Breaking down the numbers on gas prices

JONESBORO, AR (KAIT) – Over time, gas prices have risen and fallen depending on a number of circumstances. According to the Energy Information Administration, multiple factors lead to the price we pay at the pump, including foreign disputes and disruptions in the Gulf of Mexico. While most people don't like high gas prices, very few understand the complexities of the cost.

According to the EIA, the price of gasoline is broken down into four parts. Crude oil costs make up 76% of our price at the pump. State and federal taxes then take 12%, with distribution/marketing and refining costs and profits eating the remaining 12%.

"Experts" point to the increasing price of crude oil as the main culprit of high gas costs; however, speculation in the oil markets is also a factor, according to the Commodities Futures Trade Commission.

Click here for a chart of the journey gasoline makes before it gets to your gas station.

The federal tax on gasoline is 18-cents/gallon. State taxes vary greatly. Arkansas' tax is nearly 22-cents/gallon and Missouri's is 17-cents/gallon. Washington's tax is nearly 38-cents/gallon, the highest in the country, while Georgia is the lowest at just 7-cents/gallon.

"I can usually almost get two weeks out of a tank of gas now that I bought a smaller vehicle versus what I had," said Elaine Kee. "I probably spend about $200, $150-200 on mine. My husband spends at least $300, if not more, on his pickup truck."

Kee said she owns a construction company with her husband. Gas prices have impacted their bottom line and family budget.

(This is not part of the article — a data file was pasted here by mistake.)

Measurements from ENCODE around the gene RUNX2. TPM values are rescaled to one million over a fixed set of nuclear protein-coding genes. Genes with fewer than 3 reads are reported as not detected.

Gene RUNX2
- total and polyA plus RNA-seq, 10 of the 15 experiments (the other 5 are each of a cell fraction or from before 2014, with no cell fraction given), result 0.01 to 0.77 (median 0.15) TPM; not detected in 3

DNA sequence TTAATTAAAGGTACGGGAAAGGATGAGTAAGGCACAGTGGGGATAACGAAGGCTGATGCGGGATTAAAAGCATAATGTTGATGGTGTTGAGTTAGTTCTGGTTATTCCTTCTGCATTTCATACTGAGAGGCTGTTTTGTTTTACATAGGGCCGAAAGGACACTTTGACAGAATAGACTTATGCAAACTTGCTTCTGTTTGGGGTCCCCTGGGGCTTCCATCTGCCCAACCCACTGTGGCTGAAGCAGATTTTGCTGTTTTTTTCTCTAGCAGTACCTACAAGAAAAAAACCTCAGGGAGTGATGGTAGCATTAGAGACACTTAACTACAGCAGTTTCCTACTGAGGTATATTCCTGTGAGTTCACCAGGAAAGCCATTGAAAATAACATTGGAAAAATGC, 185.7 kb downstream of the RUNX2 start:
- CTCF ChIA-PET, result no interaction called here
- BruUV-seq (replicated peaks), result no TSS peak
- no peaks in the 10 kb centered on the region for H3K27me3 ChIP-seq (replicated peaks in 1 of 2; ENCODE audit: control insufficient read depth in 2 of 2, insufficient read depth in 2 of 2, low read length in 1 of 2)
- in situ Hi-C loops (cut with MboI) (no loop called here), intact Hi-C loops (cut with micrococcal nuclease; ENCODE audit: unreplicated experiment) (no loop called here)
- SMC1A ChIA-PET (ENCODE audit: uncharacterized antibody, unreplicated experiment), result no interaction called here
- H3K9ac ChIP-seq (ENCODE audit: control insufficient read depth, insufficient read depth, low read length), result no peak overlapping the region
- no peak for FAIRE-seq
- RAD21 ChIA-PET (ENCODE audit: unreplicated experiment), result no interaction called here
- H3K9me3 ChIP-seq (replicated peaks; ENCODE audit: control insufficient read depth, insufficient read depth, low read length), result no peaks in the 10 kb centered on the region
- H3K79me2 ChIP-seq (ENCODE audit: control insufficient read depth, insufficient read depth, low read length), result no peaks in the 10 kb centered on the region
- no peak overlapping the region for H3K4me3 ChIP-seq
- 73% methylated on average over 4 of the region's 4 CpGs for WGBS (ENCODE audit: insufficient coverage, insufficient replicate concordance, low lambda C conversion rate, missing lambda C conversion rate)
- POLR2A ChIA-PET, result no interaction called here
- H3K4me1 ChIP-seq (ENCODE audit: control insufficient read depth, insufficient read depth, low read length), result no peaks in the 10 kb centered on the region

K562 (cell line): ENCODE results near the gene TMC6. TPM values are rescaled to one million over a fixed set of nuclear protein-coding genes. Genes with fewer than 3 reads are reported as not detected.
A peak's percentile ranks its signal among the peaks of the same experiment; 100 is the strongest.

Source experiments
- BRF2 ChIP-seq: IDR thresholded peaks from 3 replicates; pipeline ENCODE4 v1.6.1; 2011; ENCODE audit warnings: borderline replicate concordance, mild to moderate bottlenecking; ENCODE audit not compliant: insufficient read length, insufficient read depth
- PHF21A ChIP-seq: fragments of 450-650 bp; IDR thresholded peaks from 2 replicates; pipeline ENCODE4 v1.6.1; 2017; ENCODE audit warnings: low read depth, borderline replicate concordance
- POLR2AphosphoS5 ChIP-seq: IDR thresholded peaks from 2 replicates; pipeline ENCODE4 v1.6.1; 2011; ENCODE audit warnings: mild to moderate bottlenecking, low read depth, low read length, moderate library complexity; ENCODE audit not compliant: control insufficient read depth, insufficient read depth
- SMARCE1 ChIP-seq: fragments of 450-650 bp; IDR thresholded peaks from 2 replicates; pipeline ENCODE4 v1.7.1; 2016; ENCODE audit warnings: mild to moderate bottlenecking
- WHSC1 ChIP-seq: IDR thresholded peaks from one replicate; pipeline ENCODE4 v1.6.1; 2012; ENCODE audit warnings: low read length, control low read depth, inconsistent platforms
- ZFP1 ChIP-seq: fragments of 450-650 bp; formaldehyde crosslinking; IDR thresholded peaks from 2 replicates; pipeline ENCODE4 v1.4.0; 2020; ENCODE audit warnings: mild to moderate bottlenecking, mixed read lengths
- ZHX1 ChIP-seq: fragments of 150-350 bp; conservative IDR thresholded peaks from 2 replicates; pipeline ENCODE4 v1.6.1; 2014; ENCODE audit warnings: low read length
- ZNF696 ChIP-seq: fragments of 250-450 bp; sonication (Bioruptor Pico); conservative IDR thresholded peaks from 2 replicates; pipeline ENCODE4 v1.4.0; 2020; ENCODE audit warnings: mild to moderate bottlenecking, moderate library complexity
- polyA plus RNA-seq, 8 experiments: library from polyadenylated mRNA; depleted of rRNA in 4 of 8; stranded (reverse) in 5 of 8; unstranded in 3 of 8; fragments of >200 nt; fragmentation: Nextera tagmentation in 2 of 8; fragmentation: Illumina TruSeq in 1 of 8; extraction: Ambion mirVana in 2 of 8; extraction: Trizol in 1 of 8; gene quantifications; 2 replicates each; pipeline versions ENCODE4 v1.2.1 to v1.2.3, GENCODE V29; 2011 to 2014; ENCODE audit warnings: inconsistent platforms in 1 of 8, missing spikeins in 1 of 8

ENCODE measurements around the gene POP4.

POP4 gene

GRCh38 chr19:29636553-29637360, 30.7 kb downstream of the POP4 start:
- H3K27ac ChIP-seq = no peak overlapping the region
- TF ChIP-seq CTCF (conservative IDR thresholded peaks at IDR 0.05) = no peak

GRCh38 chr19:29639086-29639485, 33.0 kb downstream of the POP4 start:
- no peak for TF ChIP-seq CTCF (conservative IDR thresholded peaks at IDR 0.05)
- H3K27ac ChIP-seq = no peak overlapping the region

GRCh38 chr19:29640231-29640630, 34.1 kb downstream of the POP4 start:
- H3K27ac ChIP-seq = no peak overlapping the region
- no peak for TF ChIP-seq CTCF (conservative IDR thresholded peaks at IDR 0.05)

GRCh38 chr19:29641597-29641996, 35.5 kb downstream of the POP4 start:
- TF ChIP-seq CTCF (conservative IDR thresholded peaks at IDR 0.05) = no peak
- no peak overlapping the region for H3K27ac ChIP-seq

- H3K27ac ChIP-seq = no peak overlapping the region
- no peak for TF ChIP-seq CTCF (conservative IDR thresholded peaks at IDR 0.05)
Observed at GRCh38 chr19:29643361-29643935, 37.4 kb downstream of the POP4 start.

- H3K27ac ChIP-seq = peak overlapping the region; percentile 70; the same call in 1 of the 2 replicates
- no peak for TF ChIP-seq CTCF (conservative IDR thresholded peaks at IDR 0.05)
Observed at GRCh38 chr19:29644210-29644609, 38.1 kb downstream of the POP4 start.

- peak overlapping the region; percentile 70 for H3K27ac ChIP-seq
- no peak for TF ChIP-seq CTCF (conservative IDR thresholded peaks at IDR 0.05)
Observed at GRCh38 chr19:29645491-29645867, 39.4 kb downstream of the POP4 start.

"It makes you more conscious on what you can do. Just like with our traveling, you know, with my daughter plays sports and we travel. We're supposed to be gone Memorial Day weekend. Are we going to drive or are we going to take the train?" said Kee. "It's slowly impacting the business right now. We always try and give the best price to our customers, but if it goes over the four and five dollar mark, we're going to have to start charging our customers more, which we really don't want to have to do, but you have to do what you have to do."

Region 8 News reached out to multiple gas station owners, who all declined to comment about gas prices on camera. However, one former gas station owner said she never made money on gasoline, which was one reason she chose to offer food services. She said her business sometimes lost money on the sale of gasoline.

"I just feel like it's a no win situation. They've got us. If we want to drive or go to work or kids go to school, we have to pay for it," said Kee. "I had about a quarter of a tank and I went ahead and filled it up, because I drove on another end of town and saw that gas had already gone up to $3.59, so I thought I might as well top it off while I can."

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